• Having a formal, written vendor-governance strategy. This document should detail what activities should take place at each stage of the vendor life cycle and provide a step-by-step escalation sequence of actions designed to resolve issues when they arise.
  • Meeting vendors in person. This is especially critical at the beginning of the relationship but important throughout the life cycle. In-person meetings foster relationships and demonstrate the level of organizational commitment and investment.
  • Defining service-quality criteria clearly. A service level agreement (SLA) is a part of a services contract that formally defines the level of vendor service. An SLA should contain individual metrics for evaluating service quality. Organizations should limit the metrics to a manageable number, identifying the most essential and reviewing them frequently.
  • Striving for a mutually beneficial relationship. Vendors are in business to make a profit. Negotiating very low fees will almost certainly lead to poor service. Sometimes clients put themselves in an adversarial position with their vendors, which decreases the prospects for a harmonious and productive relationship.
  • Sharing information openly and taking actions as needed. Clients often maintain an "issues log" describing problems, what caused them and how they were resolved. Sharing such information with the intent of preventing problems can minimize the risk of developing more-serious difficulties.
  • Checking invoices for accuracy. Many HR outsourcing contracts have complex fee calculations, and consequently, billing errors may occur. Regular and thorough review of invoices reduces misunderstandings, errors and disagreements.

Evaluating HR Staffing Effectiveness

A key indicator used to measure the effectiveness of HR staffing is the HR-to-employee ratio. The staffing of an organization's HR function can also be evaluated by HR cost metrics, the return on investment (ROI) on outsourced HR functions, benchmarking comparisons or analysis of the competencies, and diversity of retained HR staff.

HR-to-employee ratios

The ratio of HR employees to all employees, referred to as the HR-to-employee ratio, is fundamental in understanding the relationship between the HR department and the rest of the organization. It can be a useful indicator of overall efficiency of HR services. This ratio measures the numbers of HR full-time equivalents (FTEs) for every 100 FTE employees in the organization and is useful when comparing the HR functions in organizations of differing sizes.

Organizations using the HR-to-employee ratio should keep the following points in mind when evaluating an HR department's efficiency:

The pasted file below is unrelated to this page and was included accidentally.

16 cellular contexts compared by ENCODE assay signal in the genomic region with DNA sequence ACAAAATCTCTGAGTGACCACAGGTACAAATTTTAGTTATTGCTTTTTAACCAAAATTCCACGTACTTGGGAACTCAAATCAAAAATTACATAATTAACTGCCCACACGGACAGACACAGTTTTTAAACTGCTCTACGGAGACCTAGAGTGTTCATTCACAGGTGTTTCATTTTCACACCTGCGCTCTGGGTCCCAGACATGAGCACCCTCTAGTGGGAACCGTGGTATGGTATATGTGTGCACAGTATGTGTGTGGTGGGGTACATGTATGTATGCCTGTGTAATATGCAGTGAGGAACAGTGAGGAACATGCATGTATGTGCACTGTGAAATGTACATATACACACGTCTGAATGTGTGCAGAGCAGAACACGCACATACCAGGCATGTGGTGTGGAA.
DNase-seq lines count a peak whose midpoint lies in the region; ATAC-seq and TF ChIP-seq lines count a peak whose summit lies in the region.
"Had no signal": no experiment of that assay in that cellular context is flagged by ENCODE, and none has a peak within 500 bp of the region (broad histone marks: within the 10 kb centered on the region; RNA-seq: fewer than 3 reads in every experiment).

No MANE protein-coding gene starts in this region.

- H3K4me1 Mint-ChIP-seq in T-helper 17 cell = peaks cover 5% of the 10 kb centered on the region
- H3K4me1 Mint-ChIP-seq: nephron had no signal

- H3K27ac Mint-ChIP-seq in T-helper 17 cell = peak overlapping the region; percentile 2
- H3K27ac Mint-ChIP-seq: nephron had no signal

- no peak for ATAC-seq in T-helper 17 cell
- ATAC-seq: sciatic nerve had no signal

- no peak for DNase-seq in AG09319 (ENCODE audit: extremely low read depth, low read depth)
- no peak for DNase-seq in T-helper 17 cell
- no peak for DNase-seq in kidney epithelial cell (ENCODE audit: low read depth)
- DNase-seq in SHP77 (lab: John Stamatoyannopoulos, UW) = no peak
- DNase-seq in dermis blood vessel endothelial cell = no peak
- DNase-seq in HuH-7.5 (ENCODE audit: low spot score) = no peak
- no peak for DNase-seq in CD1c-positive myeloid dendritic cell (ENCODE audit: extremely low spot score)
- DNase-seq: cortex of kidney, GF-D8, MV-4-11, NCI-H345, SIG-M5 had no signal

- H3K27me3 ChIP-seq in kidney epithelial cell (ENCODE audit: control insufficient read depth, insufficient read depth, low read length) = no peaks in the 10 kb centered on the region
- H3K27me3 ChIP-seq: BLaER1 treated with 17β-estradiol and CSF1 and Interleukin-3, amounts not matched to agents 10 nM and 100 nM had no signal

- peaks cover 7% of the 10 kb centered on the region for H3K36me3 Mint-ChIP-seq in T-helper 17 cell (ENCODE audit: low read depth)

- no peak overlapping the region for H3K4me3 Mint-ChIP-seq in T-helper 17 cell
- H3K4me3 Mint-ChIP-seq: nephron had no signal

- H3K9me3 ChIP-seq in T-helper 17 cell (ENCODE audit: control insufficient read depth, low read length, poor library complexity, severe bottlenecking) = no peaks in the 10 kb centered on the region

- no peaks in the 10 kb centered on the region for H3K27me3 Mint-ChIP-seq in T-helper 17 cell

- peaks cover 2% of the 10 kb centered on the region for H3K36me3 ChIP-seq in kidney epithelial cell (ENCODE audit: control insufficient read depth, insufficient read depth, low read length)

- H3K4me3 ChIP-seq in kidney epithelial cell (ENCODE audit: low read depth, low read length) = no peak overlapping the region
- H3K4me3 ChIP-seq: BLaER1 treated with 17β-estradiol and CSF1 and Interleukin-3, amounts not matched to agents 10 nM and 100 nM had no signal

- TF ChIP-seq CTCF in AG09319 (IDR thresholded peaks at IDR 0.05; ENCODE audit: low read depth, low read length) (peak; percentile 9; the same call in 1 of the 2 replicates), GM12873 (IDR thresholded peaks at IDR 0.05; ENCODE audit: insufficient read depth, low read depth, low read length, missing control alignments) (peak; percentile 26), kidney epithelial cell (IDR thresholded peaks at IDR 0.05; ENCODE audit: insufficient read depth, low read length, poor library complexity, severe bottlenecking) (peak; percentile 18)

• HR outsourcing typically drives an improved HR ratio.
  • HR staff should identify nuances when comparing ratios across organizations.
  • HR professionals should compare the HR-to-employee ratio in their organization with similar organizations. Larger organizations typically have smaller HR-to-employee ratios. Smaller organizations may need proportionately more HR personnel to cover the baseline of HR's critical functions.
  • Different HR-to-employee ratios can be expected depending on the scope of the specific HR department in question. For example, an HR department that uses extensive HR practices, such as succession planning, training and organizational development to drive business results throughout all levels in the organization, may have a larger ratio than an HR department with a smaller range of responsibilities.
  • The percentage of HR staff occupying different roles can be affected by several factors. For instance, when an increased focus on talent management, organizational learning and change management exists, companies may need more employees in supervisory roles. And fewer HR employees may be in professional, technical or administrative support roles based on the extent of decentralization within the HR department.

Other metrics

In addition to the HR-to-employee ratio, HR staffing effectiveness can be assessed in the following ways:

  • HR costs. Calculations of HR costs take three forms: cost per FTE employee, costs as a percentage of revenue and costs as a percentage of total operating costs. Most computations of total HR costs include the complete compensation and benefits of HR FTEs, supplier costs, HR technology costs and corporate overhead costs. Though many companies still have costs of up to $5,000 or more per employee in HR administrative processes, world-class organizations are at or below $1,100 per employee.
  • Outsourcing metrics. Some of the potential qualitative benefits of outsourcing include improved response times and increased employee job satisfaction. In contrast, the quantitative benefits of outsourcing focus on money saved by outsourcing compared with performing HR functions in-house. These benefits should be expressed in dollar figures and will ideally contain an ROI realized over a period of time. Calculating the ROI can help determine how long it will take to achieve a 100 percent return on an initial outsourcing investment.
  • Benchmarking comparisons. An organization can compare its staffing effectiveness with similar HR functions in comparable organizations and with top-performing HR departments.
  • Competencies of the HR department's staff. An understanding of the competencies that contribute to an HR professional's effectiveness allows an assessment of the strengths—and the gaps—for each member of the HR staff. This assessment then identifies opportunities for professional individual growth and increased impact of the HR department across the organization.
  • HR department diversity. An HR department that reflects the diversity of its organization's workforce is better able to understand the differing perspectives and behaviors affecting the business.

See SHRM Benchmarking Reports and How can the balanced scorecard be applied to human resources?


1 Shellenback, K. (2017). Mercer: HR Structures Today